In order to be able to break ties with the data centre and improve application performance and user experience, we needed to replicate our physical transport hubs virtually in the cloud and allow users and sites to access those workloads through the SD-WAN.
Version 2 of the transport hub took “only” about six months – a great improvement over the data centre hubs.
Extending the network globally would require multiple hubs, and when we wanted to connect to other public clouds, the hub count would start to climb.
Even allowing for learning gained with AWS, expanding to other clouds would be months of work in each case.
While we’d solved some business and technology challenges we found that we’d created a highly complex set of solutions. Our network extended to only one cloud and we had no idea how to get to transport hub number 3, our vision of transport hubs as a service.
After scouring the market for a solution, we came across an interesting start-up named Alkira. We had history with the founders, Amir and Atif Khan, whose previous venture Viptela had been our SD-WAN partner.
The network cloud provider’s platform appeared to offer the seamless connectivity and full integration of higher-level services we were seeking.
As a pure software proposition, delivered as a service, it also promised three huge operational advantages:
1. Simplicity. Network teams wouldn’t have to learn every new capability in every cloud.
2. End to end visibility and governance– a single “pane of glass” to view all the traffic and transactions wherever they are on the network.
3. Delegated operations – the organisation doesn’t need to build, own and operate network assets and advanced services.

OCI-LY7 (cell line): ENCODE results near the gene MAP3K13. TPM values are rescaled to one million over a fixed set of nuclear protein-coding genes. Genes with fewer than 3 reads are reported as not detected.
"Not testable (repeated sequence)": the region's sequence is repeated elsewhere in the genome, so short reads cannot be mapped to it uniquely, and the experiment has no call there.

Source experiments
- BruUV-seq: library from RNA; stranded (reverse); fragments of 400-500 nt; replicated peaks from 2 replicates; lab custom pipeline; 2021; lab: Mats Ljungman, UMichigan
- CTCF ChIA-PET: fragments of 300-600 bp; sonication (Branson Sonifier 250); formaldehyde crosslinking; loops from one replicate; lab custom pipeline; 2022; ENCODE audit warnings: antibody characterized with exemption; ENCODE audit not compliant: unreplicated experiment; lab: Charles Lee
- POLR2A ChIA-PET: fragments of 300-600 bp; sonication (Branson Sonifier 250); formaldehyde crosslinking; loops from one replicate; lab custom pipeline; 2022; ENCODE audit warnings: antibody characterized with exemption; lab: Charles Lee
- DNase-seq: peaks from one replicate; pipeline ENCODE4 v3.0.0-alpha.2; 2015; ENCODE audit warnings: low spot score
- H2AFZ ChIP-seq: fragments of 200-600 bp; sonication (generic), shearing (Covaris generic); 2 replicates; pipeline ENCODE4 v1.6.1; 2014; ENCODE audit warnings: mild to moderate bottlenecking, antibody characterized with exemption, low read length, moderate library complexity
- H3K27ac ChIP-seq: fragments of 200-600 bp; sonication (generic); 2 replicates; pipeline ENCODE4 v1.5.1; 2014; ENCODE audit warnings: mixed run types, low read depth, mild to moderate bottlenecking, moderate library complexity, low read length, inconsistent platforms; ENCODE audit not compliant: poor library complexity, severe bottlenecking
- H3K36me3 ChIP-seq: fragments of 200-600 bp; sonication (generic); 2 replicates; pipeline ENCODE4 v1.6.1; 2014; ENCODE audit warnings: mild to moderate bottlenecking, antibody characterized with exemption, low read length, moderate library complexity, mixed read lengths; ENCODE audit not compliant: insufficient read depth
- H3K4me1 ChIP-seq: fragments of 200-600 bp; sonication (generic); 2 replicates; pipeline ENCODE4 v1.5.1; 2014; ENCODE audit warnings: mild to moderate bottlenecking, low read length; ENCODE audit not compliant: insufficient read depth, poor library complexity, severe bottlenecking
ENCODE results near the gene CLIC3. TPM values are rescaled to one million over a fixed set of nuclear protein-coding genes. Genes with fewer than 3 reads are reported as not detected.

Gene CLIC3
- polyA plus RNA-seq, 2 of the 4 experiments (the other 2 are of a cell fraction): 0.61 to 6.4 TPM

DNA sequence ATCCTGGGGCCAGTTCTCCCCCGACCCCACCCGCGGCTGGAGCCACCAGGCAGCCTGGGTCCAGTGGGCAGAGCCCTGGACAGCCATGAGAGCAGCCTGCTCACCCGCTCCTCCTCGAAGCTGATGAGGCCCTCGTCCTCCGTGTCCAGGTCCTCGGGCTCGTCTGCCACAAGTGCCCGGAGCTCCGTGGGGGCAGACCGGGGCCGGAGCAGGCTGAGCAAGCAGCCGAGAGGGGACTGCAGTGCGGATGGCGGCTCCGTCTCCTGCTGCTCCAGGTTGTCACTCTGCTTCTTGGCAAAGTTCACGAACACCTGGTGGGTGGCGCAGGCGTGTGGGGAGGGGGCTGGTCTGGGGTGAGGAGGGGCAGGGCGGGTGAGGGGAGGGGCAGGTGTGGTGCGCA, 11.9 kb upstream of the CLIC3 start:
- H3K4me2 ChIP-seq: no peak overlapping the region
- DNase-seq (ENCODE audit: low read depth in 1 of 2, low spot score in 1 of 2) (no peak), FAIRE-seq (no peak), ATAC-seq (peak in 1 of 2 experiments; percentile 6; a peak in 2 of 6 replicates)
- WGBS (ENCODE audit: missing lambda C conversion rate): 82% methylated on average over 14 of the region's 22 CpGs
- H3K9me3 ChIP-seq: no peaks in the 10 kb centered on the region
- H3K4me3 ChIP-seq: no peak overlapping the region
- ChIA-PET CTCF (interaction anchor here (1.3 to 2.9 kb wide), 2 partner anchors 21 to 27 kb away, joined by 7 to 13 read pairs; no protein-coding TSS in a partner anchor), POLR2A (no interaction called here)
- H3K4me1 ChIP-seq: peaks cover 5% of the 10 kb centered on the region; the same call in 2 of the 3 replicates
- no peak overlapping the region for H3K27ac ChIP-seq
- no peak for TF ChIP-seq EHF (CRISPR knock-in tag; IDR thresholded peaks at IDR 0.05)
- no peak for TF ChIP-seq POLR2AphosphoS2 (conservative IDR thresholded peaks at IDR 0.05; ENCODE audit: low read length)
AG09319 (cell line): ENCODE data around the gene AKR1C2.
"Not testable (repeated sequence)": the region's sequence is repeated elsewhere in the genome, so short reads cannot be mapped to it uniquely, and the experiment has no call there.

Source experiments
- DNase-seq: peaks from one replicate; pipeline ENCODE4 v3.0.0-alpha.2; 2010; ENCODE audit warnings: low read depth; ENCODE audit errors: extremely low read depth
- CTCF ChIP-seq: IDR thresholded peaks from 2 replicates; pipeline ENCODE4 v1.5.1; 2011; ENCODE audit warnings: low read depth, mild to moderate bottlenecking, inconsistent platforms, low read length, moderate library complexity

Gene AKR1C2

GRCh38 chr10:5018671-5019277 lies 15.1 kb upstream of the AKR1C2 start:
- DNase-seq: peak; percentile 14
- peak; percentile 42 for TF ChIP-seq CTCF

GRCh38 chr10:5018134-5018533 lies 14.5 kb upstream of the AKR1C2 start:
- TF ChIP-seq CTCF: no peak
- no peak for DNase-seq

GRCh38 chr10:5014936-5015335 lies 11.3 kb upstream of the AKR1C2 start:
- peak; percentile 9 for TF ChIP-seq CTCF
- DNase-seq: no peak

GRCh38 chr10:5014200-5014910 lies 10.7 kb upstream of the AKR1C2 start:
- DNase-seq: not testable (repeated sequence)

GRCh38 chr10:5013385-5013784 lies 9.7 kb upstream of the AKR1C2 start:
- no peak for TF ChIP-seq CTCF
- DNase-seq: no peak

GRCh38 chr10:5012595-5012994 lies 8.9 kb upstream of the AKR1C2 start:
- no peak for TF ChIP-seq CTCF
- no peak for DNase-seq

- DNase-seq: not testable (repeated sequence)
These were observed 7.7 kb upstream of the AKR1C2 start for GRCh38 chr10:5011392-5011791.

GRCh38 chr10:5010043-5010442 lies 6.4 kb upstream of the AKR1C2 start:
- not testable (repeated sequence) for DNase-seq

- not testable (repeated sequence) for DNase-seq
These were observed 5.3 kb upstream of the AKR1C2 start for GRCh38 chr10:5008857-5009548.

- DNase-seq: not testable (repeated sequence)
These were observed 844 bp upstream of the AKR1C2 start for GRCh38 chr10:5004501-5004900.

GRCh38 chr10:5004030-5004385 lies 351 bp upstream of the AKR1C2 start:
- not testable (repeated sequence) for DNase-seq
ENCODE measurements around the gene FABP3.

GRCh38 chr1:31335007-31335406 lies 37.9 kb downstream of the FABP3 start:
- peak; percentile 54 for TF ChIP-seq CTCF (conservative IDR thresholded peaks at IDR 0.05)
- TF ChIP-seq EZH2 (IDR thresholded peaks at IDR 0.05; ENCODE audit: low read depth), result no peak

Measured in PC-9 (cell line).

In the autumn of 2019, we got our hands on a preview version of the provider’s platform.
What had taken us over two years to evolve in our transport hub version 1 and version 2 deployments we were able to recreate with the software in a single afternoon.
We had gone from a mass of complexity and months of work to a dashboard that allowed you simply to draw your network and deploy it in a few hours.
This platform is enabling us to greatly reduce the amount of virtual infrastructure we run, manage and pay for. It should also simplify operations in cloud networking environments. We’re no longer dependent on a handful of wizards who know where all the magic rings are.
However, the really critical change is the time we’re able to save in connecting to different clouds. Building a production-ready on-ramp to Azure would have taken three to six months using the transport hubs in Koch’s previous system architecture. With the new solution we were able to stand it up in a single day.
The Azure connection was in place before the application teams were ready for deployment. The network team is no longer the long pole in the tent.
If you’re wondering why digital transformation still isn’t happening and you’ve interrogated all the usual suspects, maybe it’s time to ask a few searching questions about your cloud network. It may be holding up the future.